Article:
Global warming and pollution are causing severe stress to coral reefs across the world.

Researchers from the University of California Berkeley and University of Queensland developed a deep learning process that automatically analyzes reef photos that will help measure reef health and changes over time. Reefs provide food and shelter for more than a quarter of all marine species. They also support fish stocks that feed more than a billion people and provide jobs to millions of people in coastal areas.

The new technology “will allow the world’s scientists to more quickly assess the health of coral reefs at scales never dreamed of before,” said Ove Hoegh-Guldberg, chief scientist of the global reef record and a professor at the University of Queensland. With that information, they can more effectively take steps to protect and save them.

Oscar Beijbom, a postdoctoral scholar at Berkeley, used TITAN X GPUs and the Caffe deep learning framework to train their image recognition system to identify 40 different categories of corals, sponges, algae, and other elements, which achieves a 900x speedup over previous methods.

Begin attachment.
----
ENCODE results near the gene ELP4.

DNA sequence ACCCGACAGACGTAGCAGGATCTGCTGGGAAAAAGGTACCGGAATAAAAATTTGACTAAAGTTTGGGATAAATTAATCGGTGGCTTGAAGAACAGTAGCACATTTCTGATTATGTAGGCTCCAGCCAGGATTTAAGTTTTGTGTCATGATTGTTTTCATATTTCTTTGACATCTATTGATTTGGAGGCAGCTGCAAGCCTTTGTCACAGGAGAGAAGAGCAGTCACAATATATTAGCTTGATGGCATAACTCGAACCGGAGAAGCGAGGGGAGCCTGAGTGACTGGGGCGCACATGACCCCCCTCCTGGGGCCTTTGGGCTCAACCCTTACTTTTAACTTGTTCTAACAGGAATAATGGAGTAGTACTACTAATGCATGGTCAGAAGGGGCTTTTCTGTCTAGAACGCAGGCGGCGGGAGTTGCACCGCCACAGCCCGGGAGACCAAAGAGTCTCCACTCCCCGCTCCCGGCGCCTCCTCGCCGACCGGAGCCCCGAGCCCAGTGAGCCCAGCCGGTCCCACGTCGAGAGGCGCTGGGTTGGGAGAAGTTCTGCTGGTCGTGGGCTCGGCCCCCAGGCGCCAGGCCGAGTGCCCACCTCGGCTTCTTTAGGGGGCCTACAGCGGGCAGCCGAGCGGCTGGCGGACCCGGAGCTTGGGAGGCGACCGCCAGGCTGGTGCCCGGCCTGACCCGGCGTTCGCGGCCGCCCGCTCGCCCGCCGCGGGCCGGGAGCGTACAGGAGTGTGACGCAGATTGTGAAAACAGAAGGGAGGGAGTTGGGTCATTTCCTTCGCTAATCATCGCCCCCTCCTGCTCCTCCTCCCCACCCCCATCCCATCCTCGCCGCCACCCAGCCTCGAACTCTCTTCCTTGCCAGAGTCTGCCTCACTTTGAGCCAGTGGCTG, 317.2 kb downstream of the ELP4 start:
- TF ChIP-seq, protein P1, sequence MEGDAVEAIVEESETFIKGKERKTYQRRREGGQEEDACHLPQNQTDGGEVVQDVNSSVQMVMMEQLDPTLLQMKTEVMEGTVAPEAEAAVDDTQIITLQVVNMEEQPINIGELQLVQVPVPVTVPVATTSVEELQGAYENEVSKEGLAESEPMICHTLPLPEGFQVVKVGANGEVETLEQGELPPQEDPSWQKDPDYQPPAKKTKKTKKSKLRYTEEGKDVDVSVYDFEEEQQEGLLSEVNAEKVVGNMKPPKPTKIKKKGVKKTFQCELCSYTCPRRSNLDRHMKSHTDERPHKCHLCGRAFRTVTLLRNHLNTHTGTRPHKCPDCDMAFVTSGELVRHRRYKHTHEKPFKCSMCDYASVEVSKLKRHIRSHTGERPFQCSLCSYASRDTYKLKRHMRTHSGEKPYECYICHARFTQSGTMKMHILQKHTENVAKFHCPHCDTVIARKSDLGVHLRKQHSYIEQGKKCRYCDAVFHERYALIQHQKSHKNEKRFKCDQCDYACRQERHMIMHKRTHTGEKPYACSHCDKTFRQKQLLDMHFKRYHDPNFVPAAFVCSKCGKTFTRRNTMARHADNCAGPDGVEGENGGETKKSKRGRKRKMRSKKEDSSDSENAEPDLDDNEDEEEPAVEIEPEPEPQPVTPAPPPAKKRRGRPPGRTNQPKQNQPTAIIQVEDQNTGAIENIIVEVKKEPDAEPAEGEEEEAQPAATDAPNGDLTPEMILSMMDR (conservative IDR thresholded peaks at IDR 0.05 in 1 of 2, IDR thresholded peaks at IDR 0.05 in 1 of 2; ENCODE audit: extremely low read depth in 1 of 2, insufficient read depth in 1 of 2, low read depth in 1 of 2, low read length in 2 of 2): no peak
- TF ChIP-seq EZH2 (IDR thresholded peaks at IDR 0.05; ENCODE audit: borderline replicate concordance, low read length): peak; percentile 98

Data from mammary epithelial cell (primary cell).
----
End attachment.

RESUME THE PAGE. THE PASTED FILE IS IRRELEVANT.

Photo of a coral reef automatically analyzed by deep learning (Image courtesy of the XL Catlin Global Reef Record)

The program is able to identify as many as 40 categories of corals, sponges, algae, and other organisms.

All of the coral reef images—nearly 225,000—are hosted on the CoralNet web portal and Beijbom will soon be adding the deep learning system to the platform, which will help coral reef ecologists take advantage of automated analysis.
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